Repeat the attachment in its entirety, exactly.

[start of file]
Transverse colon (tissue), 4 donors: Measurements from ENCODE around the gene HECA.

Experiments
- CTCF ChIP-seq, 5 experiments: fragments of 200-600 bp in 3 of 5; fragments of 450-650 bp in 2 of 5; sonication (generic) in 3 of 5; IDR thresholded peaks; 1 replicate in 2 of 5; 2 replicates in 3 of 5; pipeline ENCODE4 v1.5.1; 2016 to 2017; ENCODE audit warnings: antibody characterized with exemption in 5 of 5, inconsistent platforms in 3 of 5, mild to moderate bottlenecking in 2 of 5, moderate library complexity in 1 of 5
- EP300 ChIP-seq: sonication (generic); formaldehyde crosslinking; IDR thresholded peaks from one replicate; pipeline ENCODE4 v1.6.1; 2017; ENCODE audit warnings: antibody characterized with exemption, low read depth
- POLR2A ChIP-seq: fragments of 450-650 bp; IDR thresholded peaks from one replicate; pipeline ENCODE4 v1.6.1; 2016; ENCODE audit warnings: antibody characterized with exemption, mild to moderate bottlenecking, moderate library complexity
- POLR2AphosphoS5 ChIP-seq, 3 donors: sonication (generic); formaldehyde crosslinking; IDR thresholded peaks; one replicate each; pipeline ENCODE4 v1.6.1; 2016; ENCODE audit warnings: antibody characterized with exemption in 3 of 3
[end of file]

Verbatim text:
Transverse colon (tissue), 4 donors: Measurements from ENCODE around the gene HECA.

Experiments
- CTCF ChIP-seq, 5 experiments: fragments of 200-600 bp in 3 of 5; fragments of 450-650 bp in 2 of 5; sonication (generic) in 3 of 5; IDR thresholded peaks; 1 replicate in 2 of 5; 2 replicates in 3 of 5; pipeline ENCODE4 v1.5.1; 2016 to 2017; ENCODE audit warnings: antibody characterized with exemption in 5 of 5, inconsistent platforms in 3 of 5, mild to moderate bottlenecking in 2 of 5, moderate library complexity in 1 of 5
- EP300 ChIP-seq: sonication (generic); formaldehyde crosslinking; IDR thresholded peaks from one replicate; pipeline ENCODE4 v1.6.1; 2017; ENCODE audit warnings: antibody characterized with exemption, low read depth
- POLR2A ChIP-seq: fragments of 450-650 bp; IDR thresholded peaks from one replicate; pipeline ENCODE4 v1.6.1; 2016; ENCODE audit warnings: antibody characterized with exemption, mild to moderate bottlenecking, moderate library complexity
- POLR2AphosphoS5 ChIP-seq, 3 donors: sonication (generic); formaldehyde crosslinking; IDR thresholded peaks; one replicate each; pipeline ENCODE4 v1.6.1; 2016; ENCODE audit warnings: antibody characterized with exemption in 3 of 3